Determinants of growth rates and mass of Canada geese goslings
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© The Wildlife Society, 2018 Fledgling mass is an important determinant of first-year survival and recruitment into the breeding population for many Arctic-nesting goose species. In turn, fledgling mass of these geese is influenced by hatch date and forage quality and quantity in the brood-rearing area. Less is known about the determinants of growth rates and fledgling mass in temperate-nesting geese. For 25 years, we examined near-fledging mass, hatch dates, and growth rates of Canada geese (Branta canadensis) nesting in Connecticut, USA by tracking individually marked geese that wore neck collars or large plastic leg bands. Fledgling mass was influenced by sex (males were heavier), gosling age when weighed, and family type (fledglings raised in 2-parent families were heavier than those raised in gang broods). Paternal nesting experience (years of prior nesting) influenced fledgling mass, probably because goslings with experienced fathers hatched earlier than goslings with inexperienced fathers. Among fledglings raised in gang broods, fledgling mass was positively correlated with the number of parents attending the brood and negatively correlated with the number of goslings within the brood. Gosling growth rates (daily gain in mass) were higher for males than females; goslings in 2-parent families grew 2 g/day faster than those in gang broods. Late-hatched goslings grew faster than goslings that hatched earlier. In gang broods, growth rates were positively correlated with the ratio of parents to goslings. Assessing goose sex ratios, Julian hatching dates, family types, and brood sizes will allow waterfowl managers in temperate regions to refine their goose population models. This, in turn, will allow waterfowl managers to determine more accurately what proportion of the populations can be safely harvested or how best to manage nuisance goose populations. © 2018 The Wildlife Society.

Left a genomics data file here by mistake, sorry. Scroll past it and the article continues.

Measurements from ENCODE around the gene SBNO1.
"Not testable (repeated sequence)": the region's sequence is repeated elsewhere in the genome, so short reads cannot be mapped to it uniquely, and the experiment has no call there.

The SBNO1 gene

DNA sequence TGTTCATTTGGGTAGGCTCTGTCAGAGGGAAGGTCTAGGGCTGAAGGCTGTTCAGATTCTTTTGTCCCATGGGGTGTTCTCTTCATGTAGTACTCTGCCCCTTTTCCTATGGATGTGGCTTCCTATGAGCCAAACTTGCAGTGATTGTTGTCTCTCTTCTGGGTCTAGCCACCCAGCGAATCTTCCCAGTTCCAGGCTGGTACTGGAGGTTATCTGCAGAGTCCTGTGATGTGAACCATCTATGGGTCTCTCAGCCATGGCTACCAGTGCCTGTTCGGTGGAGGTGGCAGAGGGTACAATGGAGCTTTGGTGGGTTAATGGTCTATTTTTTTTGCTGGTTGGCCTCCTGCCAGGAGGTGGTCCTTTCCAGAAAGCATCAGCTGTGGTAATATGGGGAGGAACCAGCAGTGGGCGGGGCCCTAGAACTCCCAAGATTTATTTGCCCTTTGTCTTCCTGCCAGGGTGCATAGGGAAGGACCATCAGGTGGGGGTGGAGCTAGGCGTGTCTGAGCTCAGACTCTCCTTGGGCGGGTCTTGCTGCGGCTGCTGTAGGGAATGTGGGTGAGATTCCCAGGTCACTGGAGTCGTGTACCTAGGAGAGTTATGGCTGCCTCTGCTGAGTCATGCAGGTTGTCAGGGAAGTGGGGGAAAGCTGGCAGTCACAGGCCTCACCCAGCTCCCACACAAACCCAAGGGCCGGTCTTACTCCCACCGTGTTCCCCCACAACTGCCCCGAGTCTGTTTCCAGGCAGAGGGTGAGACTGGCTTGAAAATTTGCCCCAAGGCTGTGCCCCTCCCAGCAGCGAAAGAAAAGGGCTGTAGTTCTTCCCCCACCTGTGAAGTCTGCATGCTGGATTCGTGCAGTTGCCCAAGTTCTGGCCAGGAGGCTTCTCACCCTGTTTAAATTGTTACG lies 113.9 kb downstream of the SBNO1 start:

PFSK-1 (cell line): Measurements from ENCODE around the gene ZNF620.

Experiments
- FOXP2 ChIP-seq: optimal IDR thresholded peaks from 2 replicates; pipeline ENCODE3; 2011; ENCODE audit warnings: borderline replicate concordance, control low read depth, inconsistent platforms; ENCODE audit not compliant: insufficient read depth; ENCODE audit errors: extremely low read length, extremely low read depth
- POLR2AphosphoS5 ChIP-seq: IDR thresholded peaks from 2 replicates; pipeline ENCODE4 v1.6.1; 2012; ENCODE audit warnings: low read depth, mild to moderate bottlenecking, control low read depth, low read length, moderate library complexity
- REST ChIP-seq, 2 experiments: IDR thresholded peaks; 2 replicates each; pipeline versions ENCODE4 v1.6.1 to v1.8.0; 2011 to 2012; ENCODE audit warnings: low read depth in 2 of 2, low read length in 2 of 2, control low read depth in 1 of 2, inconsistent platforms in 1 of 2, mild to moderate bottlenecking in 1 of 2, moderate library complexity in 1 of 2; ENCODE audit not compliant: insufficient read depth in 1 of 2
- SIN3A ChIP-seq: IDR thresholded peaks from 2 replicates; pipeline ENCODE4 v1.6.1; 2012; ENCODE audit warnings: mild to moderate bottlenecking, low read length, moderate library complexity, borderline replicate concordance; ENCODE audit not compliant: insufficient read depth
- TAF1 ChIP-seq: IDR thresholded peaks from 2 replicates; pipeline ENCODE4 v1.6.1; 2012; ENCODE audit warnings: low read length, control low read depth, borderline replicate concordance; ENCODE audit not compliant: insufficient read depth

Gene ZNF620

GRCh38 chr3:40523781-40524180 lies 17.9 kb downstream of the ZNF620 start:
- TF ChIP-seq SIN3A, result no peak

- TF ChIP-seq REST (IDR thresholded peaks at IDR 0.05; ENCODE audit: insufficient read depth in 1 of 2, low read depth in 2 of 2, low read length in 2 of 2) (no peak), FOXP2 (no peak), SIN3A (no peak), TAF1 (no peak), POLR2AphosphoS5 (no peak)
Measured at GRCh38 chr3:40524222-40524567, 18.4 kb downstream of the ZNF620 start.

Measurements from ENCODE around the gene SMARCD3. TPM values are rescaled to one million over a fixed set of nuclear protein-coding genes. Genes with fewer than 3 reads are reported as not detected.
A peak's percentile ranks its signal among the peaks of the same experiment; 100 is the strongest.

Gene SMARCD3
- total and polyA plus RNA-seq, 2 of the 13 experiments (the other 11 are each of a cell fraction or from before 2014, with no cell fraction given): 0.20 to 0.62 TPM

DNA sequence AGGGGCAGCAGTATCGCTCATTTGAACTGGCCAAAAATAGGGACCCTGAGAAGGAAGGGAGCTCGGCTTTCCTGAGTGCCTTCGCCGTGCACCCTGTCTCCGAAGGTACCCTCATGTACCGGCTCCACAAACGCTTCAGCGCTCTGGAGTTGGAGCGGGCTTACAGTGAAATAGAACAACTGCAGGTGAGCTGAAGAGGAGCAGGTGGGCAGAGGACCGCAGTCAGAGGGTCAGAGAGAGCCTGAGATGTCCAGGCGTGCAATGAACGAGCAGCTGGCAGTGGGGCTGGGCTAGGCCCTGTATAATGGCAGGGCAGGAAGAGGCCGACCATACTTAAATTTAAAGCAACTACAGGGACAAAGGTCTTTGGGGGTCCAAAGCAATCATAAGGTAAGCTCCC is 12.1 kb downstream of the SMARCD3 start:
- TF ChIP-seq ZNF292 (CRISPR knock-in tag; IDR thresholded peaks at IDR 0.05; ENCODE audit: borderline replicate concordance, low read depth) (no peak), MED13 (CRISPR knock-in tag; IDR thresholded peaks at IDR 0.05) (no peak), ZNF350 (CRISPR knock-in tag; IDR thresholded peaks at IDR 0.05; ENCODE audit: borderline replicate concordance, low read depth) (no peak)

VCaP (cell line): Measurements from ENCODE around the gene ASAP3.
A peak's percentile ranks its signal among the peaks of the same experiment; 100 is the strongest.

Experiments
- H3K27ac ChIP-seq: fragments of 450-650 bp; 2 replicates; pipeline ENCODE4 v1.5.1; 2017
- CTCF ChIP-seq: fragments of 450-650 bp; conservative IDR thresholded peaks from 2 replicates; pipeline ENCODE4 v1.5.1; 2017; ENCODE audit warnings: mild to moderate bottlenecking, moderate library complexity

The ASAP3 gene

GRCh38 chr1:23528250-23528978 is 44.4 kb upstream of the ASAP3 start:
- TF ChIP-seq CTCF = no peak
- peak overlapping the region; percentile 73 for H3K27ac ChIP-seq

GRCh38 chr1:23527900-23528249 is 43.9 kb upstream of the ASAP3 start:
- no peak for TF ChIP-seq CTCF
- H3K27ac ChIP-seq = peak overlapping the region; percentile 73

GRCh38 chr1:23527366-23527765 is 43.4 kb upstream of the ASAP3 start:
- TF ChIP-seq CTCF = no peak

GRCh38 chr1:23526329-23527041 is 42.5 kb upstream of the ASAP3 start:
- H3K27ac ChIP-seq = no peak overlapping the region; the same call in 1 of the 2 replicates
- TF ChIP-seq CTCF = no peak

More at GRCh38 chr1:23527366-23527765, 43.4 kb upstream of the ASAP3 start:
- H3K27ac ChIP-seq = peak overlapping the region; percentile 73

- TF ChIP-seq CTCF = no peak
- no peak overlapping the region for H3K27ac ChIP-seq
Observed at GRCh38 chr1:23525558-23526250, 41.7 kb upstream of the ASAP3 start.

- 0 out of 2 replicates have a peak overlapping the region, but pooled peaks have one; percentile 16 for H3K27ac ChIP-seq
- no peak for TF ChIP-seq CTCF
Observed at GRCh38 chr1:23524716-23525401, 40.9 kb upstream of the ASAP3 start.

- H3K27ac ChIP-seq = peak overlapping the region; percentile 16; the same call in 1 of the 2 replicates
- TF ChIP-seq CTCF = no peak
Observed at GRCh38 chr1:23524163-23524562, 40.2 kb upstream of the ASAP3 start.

author list (cited authors)
Conover, M. R., & Frank, M. G.